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Women in Natural Resources: Meet Forest Manager Elizabeth Snider

Elizabeth Snider is the forest manager at NC State’s College of Natural Resources. She is a 2005 Master of Forestry alumna who returned in 2014 as a silviculturist before being promoted to forest manager in 2016. In her current position, Snider oversees a wide variety of forest management activities, including an ongoing effort to plant one of North Carolina’s most endangered tree species at the Carl Alwin Schenck Memorial Forest.

We recently spoke with Snider about her experience as a female in the field of natural resources. The following Q&A is a part of a Women’s History Month series highlighting the outstanding contributions female faculty and staff have made to the College of Natural Resources.

What has it been like as a female to study within your field and pursue your career?

I have been very fortunate to find this field, which has been exciting, challenging and rewarding. Part of the challenge is finding yourself in a male-dominated field, and at times, feeling you have to prove yourself. However, the men and women in our industry are some of the most personable and helpful people I have ever come across. I have not met anyone who was not willing to provide advice, discuss new ideas or share resources.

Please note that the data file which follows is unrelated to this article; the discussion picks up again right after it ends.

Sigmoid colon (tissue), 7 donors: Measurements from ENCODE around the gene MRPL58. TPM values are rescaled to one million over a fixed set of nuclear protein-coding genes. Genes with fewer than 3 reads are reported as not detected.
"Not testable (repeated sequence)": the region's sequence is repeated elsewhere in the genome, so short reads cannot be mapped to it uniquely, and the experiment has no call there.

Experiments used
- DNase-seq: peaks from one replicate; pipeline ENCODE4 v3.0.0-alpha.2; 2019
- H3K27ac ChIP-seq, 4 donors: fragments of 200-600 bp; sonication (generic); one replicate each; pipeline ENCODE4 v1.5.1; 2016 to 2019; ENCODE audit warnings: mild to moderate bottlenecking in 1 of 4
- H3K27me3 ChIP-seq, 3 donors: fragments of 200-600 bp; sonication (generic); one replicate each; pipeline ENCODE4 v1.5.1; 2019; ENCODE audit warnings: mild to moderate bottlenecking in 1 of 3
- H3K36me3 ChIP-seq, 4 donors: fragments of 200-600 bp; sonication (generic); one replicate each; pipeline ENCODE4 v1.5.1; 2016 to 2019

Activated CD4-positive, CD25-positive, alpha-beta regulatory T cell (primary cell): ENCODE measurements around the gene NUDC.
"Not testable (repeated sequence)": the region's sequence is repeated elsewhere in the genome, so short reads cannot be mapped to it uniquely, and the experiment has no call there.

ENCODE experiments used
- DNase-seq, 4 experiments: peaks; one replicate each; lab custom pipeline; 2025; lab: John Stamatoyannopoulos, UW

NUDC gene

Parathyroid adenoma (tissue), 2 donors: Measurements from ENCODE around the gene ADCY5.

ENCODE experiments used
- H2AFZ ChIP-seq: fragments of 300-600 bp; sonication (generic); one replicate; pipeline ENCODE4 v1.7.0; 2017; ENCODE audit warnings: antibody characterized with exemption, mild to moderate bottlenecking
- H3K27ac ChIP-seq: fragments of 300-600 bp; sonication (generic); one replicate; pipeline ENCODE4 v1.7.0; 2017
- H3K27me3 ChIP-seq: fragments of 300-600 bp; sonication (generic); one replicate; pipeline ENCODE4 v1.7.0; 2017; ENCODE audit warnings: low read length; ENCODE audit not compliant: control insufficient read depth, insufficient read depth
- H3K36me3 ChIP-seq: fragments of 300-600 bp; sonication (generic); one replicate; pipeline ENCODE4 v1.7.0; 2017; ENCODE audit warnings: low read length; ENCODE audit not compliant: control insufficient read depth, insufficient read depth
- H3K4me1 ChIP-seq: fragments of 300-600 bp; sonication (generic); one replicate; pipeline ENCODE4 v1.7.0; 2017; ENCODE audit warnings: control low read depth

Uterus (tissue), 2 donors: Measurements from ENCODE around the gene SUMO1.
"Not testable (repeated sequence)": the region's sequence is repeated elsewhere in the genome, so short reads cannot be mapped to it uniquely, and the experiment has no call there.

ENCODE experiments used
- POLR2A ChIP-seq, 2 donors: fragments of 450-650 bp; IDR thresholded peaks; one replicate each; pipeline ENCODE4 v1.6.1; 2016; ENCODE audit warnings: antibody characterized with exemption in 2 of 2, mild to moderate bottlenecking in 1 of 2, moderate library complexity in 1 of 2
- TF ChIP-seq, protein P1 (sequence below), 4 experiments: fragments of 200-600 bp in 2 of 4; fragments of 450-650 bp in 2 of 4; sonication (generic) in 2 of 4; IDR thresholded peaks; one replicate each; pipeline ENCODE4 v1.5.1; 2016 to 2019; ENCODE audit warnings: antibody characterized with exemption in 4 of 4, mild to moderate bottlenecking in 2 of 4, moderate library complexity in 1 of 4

What challenges have you faced in pursuing your degree(s) and/or career? 

For my first forestry position working for the state of West Virginia, I had to go through a special law enforcement training. I was one female in a class of 20 [people], and I am forever grateful to my training partner at the time, who was the only man willing to train with me and “hit a girl” during self-defense classes. He helped me succeed and get the most out of the training. From there, I began as a young uniformed county forester and inspected logging operations. There were a few tough loggers and landowners that I had to stand up to, but many others who were very easy to work with and find compromise with. 

Do any have specific memories of experiences in your career that stick with you?

I had a wonderful experience as a student in the NC State Forest Management program, and I really enjoyed the required summer camp at Hill Forest. It has been interesting to come back as forest manager as a colleague to some of my favorite professors.

Tell us about someone who supported and encouraged you to pursue your work.

My late husband was my biggest supporter.  When I started my forestry career, he and I were applying for the same position, and the interviewer asked how we would handle it if one of us got the job. The interviewer divulged that my husband had answered that question saying that I was more qualified and that I should be hired. His confidence in me helped strengthen my own.

Why are you passionate about your work?

I love that my schedule shifts daily and I am doing something different every day and every week.

What advice would you give to young female professionals entering your field? 

There are so many directions to go; surely you will find your niche. Keep an open mind and conversations going.